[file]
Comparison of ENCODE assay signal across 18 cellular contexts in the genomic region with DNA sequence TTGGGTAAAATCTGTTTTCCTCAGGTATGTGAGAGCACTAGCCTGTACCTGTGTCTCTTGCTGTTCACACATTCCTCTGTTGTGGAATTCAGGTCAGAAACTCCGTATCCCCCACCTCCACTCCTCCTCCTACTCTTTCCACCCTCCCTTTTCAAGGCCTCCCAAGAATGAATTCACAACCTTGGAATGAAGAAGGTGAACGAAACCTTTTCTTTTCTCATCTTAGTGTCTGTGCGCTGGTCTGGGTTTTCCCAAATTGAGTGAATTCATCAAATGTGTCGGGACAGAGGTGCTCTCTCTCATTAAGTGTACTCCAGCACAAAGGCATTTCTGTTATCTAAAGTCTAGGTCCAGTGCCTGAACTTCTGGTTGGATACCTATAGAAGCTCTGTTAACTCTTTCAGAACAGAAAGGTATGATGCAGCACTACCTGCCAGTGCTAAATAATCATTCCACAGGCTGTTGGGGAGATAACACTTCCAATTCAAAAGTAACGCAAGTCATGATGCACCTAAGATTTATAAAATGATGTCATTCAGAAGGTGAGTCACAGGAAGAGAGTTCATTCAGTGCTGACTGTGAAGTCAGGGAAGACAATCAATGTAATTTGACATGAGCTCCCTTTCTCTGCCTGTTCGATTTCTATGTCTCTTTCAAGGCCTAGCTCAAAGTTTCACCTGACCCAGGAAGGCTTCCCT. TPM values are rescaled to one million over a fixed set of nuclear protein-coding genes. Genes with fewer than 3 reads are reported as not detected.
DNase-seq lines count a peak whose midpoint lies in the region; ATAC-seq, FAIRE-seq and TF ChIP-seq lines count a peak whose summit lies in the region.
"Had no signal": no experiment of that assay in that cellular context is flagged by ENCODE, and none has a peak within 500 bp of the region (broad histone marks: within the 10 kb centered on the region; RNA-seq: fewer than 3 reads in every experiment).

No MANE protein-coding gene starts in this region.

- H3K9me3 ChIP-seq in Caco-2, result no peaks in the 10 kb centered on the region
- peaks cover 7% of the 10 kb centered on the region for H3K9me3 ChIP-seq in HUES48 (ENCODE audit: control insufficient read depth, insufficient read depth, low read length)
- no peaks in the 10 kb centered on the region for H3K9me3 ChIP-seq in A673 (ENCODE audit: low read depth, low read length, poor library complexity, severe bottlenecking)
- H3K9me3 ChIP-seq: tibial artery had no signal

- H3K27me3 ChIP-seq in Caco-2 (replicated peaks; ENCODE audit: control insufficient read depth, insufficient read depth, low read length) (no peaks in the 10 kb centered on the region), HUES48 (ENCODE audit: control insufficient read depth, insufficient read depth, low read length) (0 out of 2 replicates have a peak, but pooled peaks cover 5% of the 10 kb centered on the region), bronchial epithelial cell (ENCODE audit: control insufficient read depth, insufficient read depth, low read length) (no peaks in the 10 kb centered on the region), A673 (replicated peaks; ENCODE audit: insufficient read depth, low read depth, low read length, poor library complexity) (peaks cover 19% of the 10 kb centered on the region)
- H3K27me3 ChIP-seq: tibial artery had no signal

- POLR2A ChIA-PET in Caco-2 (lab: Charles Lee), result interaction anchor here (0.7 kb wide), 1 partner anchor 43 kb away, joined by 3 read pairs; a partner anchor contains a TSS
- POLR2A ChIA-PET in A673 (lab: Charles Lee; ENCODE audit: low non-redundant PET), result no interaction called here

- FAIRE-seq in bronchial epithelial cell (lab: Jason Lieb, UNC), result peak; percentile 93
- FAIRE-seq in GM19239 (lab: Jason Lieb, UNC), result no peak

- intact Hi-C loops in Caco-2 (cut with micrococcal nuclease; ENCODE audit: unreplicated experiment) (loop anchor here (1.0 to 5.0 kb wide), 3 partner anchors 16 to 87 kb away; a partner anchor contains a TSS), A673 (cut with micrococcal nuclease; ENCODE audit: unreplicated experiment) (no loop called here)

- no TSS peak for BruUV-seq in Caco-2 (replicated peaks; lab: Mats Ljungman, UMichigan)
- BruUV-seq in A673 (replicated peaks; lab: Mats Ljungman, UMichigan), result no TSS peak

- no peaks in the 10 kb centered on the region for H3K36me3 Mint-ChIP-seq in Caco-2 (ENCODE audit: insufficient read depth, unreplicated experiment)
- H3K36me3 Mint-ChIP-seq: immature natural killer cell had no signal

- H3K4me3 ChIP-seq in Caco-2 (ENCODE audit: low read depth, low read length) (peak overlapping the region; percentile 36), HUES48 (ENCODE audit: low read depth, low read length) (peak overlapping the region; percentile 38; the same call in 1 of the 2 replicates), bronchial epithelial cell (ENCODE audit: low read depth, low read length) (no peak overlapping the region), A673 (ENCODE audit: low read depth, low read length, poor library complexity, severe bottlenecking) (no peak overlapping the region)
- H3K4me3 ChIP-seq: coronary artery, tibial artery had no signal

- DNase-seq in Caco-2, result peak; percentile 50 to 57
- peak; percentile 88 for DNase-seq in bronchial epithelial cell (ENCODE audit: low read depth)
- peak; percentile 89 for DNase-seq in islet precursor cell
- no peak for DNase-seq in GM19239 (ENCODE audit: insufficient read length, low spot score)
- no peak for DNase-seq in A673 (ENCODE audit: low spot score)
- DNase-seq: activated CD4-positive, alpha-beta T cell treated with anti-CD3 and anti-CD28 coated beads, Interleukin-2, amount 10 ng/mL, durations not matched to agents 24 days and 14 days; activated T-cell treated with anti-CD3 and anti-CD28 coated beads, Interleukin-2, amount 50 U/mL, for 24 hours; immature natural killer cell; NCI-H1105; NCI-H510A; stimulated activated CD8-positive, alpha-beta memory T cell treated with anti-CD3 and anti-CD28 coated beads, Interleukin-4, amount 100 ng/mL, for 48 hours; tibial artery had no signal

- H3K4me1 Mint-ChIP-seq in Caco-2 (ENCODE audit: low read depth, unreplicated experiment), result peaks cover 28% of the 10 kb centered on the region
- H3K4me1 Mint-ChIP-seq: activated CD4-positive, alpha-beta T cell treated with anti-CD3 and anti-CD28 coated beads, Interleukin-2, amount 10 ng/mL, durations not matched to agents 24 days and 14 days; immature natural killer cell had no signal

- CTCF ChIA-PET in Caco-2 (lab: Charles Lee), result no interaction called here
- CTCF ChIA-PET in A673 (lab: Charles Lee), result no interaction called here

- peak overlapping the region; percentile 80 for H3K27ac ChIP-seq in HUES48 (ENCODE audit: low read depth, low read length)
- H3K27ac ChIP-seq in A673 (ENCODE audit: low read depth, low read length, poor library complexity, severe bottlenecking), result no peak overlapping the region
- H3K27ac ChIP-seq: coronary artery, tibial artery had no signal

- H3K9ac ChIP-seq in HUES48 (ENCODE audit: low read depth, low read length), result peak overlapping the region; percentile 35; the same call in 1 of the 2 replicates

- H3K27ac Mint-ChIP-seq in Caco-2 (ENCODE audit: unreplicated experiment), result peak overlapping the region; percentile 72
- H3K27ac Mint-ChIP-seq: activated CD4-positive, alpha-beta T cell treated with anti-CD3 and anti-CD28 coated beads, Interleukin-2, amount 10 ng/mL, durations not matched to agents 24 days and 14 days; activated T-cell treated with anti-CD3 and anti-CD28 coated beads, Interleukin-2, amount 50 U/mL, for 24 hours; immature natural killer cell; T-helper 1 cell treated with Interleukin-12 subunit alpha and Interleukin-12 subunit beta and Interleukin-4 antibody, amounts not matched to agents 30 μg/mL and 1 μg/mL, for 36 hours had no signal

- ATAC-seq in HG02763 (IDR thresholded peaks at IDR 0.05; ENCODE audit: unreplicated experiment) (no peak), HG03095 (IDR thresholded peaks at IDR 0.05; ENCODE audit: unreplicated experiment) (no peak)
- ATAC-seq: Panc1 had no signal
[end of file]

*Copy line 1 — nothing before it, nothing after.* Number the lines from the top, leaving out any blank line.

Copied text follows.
Comparison of ENCODE assay signal across 18 cellular contexts in the genomic region with DNA sequence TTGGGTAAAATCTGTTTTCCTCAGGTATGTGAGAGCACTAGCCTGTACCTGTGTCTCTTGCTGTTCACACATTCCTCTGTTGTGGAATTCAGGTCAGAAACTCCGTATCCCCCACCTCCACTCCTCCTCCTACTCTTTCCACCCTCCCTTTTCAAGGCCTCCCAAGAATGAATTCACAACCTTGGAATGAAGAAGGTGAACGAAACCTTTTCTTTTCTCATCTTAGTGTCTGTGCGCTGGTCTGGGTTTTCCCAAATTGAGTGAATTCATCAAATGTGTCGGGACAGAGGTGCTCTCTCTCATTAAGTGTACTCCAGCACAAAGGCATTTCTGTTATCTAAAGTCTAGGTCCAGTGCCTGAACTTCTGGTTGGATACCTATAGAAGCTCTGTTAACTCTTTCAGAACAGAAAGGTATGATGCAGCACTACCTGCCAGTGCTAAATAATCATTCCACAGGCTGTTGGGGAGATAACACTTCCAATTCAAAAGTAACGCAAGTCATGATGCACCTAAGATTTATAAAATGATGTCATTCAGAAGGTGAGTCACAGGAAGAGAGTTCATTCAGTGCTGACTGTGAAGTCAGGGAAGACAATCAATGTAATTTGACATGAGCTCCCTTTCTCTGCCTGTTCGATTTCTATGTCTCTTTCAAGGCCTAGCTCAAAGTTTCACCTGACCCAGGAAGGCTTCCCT. TPM values are rescaled to one million over a fixed set of nuclear protein-coding genes. Genes with fewer than 3 reads are reported as not detected.